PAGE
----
HRG's design calls for the addition of anaerobic digestion of the high-strength wastewater and biosolids, which would require much less energy than aerobic treatment alone. The new anaerobic design would need only 100 horsepower compared with the 800 horsepower currently required to power the process. "The bang for the buck there is that those bacteria aren't using the strength of the wastewater to create cellular mass-they're using it to strip the oxygen bonds and use a little bit of the nitrogen and phosphorus for cellular reproduction and synthesis," Graf says. "But that's only about a tenth of what the aerobic bugs do. So we'll see a 90 percent reduction in sludge compared with the aerobic process." The separated liquid wastewater will go through a nutrient removal process, followed by secondary and tertiary treatments before final discharge. Any biosolids recovered are rerouted back to the anaerobic digester. Solids remaining after exhaustive anaerobic digestion-volumes of which would be significantly reduced compared with those produced aerobically-would be dried using waste heat recovered from electrical power generation fueled by the biogas made in-house. The dried product will be considered a Class A biosolid, and could demand $5 a ton. "Hey, even if I have to give it away that's a $400,000 a year savings," Myers says.

One of the key areas of investigation was to determine how much biogas would be produced per pound of chemical oxygen demand (COD) removed. "It was about 6 cubic feet per pound of COD we removed-that's the methane production," Graf says. "Right now we're looking at burning the biogas in two 600-kilowatt internal combustion-powered gensets-Jenbacher, Caterpillar or another brand-which would give us the ability to turn down our production to about 25 percent of capacity, so we could go anywhere from 300 kilowatts to 1.2 megawatts." HRG's final design will in all likelihood include internal combustion CHP systems, necessitating the rigorous scrubbing of hydrogen sulfide. "That stuff will eat up an engine real quick," Graf says.

The new design includes partitioned aerobic/anaerobic treatment tanks. "Nitrogen will come in, especially out of the anaerobic process as ammonia, and we'll add air to that ammonia to create nitrate, or NO3, and that gets recycled back to an area that has no oxygen, where the oxygen is stripped from the NO2 (nitrogen dioxide) and NO3 and is used in the respiration process of the anaerobic microbe cells," Graf says. "Nitrogen gas is then formed and goes to the atmosphere-that's what completes the nitrogen removal process. " Phosphorus may be treated with ferric chemicals.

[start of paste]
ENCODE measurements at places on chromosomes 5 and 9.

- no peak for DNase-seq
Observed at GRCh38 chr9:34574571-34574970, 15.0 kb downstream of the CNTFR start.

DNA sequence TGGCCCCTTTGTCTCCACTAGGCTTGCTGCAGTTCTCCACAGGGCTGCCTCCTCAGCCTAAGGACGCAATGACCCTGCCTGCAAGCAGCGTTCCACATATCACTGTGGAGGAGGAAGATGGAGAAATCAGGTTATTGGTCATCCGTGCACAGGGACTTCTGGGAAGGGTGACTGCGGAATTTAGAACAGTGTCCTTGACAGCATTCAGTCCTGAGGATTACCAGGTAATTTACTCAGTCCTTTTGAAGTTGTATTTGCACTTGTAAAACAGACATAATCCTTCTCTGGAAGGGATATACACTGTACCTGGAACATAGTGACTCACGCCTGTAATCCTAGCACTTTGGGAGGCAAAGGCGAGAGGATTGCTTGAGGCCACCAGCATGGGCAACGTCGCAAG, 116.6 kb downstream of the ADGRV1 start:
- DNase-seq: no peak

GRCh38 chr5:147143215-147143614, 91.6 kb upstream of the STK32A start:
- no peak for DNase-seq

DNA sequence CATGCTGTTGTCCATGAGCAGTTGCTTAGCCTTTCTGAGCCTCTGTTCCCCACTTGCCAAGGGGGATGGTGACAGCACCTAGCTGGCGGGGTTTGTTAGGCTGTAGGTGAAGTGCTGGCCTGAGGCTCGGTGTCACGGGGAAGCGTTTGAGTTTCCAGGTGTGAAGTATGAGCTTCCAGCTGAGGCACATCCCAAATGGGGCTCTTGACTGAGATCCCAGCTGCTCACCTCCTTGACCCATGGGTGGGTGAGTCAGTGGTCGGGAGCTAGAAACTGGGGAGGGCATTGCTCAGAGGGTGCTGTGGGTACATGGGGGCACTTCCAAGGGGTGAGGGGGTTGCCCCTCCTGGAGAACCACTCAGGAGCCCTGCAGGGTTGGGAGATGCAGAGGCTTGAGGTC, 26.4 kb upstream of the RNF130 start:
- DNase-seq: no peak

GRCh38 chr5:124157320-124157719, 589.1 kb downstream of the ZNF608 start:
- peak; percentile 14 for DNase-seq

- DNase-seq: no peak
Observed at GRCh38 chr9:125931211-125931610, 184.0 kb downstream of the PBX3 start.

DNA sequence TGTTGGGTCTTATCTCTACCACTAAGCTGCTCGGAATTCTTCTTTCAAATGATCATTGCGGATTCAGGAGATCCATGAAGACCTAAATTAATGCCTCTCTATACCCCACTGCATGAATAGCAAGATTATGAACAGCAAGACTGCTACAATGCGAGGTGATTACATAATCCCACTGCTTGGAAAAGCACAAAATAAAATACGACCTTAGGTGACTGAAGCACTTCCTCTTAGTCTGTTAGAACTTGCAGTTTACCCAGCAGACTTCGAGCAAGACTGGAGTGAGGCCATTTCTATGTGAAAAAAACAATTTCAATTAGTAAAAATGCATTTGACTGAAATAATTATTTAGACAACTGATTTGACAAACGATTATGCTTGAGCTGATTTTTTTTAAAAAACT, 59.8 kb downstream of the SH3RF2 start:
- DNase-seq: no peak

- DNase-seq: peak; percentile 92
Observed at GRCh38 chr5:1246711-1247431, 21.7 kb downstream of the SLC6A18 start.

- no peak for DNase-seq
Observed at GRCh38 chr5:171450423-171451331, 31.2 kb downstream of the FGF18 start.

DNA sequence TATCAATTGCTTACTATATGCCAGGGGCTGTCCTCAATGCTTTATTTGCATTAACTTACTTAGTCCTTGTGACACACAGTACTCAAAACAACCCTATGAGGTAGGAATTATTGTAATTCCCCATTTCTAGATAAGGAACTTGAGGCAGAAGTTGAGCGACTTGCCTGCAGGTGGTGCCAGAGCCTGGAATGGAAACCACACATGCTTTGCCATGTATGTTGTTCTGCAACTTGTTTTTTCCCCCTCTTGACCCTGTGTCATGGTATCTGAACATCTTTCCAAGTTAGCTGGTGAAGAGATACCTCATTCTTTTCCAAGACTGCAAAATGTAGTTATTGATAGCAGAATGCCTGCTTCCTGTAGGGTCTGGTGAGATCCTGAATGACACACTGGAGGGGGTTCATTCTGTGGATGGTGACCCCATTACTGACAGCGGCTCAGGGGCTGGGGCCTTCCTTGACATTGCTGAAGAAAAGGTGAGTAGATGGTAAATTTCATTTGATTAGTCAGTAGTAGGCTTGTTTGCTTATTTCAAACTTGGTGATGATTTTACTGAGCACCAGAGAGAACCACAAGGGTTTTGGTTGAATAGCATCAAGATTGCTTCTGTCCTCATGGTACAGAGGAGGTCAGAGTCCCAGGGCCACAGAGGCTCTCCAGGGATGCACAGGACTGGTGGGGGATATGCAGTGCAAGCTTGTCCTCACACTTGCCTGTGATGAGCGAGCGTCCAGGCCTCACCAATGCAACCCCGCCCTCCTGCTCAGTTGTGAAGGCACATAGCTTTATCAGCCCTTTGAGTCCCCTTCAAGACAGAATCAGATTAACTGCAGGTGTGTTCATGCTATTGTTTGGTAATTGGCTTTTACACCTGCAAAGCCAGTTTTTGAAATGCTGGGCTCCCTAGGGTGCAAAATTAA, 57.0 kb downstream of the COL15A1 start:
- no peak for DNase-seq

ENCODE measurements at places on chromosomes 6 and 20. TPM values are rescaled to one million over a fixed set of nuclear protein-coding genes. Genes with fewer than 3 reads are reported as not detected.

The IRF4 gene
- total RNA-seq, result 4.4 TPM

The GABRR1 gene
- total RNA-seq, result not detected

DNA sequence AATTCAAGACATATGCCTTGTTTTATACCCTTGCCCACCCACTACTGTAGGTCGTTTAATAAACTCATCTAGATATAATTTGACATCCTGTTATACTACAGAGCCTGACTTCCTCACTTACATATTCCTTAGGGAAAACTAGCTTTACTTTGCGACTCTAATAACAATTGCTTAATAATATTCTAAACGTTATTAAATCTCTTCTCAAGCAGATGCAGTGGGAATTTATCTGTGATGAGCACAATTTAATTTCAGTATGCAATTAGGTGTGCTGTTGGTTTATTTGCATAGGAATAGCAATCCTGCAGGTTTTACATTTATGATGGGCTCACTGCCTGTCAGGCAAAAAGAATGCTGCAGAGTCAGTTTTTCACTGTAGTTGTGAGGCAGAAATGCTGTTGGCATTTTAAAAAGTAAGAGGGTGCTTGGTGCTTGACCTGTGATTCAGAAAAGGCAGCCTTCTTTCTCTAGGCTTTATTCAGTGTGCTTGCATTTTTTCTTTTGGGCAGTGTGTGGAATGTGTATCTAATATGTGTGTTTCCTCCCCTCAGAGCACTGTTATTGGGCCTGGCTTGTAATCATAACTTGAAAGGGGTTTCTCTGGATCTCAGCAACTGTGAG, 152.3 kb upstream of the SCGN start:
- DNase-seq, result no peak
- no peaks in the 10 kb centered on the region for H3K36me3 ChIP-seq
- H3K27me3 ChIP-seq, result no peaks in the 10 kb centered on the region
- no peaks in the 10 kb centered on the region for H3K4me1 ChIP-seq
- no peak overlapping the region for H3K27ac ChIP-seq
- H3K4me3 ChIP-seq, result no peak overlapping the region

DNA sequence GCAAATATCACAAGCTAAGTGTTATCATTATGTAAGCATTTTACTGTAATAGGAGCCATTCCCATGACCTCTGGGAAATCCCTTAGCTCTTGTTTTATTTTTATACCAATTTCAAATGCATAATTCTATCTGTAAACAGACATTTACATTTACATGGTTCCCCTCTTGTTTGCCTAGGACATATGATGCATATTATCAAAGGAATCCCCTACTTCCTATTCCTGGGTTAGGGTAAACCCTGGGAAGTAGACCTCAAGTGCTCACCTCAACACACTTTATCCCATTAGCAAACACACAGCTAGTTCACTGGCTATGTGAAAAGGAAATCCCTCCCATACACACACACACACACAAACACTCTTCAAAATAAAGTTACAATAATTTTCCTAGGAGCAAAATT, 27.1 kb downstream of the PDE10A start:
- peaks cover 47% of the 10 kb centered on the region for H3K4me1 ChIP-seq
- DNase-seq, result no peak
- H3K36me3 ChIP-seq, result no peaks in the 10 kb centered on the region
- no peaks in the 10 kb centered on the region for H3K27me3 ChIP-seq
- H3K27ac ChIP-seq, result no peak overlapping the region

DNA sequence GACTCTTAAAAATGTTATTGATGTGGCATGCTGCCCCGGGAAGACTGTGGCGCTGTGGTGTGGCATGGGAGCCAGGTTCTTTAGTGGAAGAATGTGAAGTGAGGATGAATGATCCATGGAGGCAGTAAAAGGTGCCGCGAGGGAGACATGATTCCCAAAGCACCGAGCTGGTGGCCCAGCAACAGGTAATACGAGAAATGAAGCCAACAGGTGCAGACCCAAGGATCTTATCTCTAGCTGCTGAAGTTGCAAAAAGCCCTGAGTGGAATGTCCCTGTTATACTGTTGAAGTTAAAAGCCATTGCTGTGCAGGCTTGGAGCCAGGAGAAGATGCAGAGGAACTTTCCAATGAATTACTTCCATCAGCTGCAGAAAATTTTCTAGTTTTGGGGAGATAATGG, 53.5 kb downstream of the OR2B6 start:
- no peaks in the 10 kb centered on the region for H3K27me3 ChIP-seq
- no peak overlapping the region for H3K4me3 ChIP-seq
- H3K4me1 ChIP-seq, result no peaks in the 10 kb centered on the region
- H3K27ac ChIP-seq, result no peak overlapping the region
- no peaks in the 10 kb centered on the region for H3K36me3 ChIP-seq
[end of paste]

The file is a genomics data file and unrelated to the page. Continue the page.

The submission of HRG's final design and the subsequent project bidding process are expected to occur in late 2008, with ground-breaking targeted for the 2009 construction season. The projected cost is $32 million. "If we can eliminate a million dollars in [operational and maintenance] costs per year, that's a million dollars we can apply toward debt service which will buy a decent chunk of the project," Graf says. "We're hoping the remainder of the cost will be paid with grant funding wherever we can get it." Through its renewable energy production, the equivalent of 12,450 tons in carbon dioxide emissions will be averted and approximately a megawatt's worth of renewable energy credits will be generated, says HRG Vice President E. Charles Wunz. The projected financial savings of this cutting-edge design doesn't even take into account potential revenue gained from the sale of carbon credits on the Chicago Climate Exchange. "I heard carbon credits in New Jersey were recently trading as high as $600 each," Wunz says.

Without the collocated ConAgra facility this project probably wouldn't have materialized in Milton. The ConAgra plant is the source of the high-strength wastewater, and thus the excess energy production capacity expected out of Ww2E. Some of that extra electricity may be sold back to ConAgra. "This treatment plant will have a 4.5 MMgd wastewater flow, but the strength coming into it will be equivalent to that of a 44.5 MMgd plant once we're done with it," Graf tells Biomass Magazine. "What does that mean? I think the project will demonstrate to our industry what can be done with high-strength wastewater. When considering energy efficiency we need to be looking at all processes. We as a society need to view wastewater as a beneficial resource rather than a problematic issue that has to be dealt with." The widespread acceptance of this model could alleviate industrial facilities that are positioned near water treatment complexes from having to manage their own wastewater while simultaneously giving towns such as Milton a beneficial resource to make its own energy.

The only anxiety expressed over the project has nothing to do with the implementation of this design in Milton but rather the resistance of broader incorporation by a mulish industry unwilling to change its present course. "My only concern is one of a global nature really for wastewater treatment in general," Wunz says. "There's a huge installed base of active sludge treatment plants-a very energy inefficient method of wastewater treatment. The wastewater treatment industry is run by a huge number of engineers experienced in this inefficient technology, so my fear is that the true value of its approach will not be recognized." Once Ww2E's concept is proven, its designers believe it may serve as a poster child for the future direction of wastewater, but Myers says, "We need to build the rocket ship before we figure out what we're going to do on the moon."

Ron Kotrba is a Biomass Magazine senior staff writer. Reach him at or (701) 746-8385.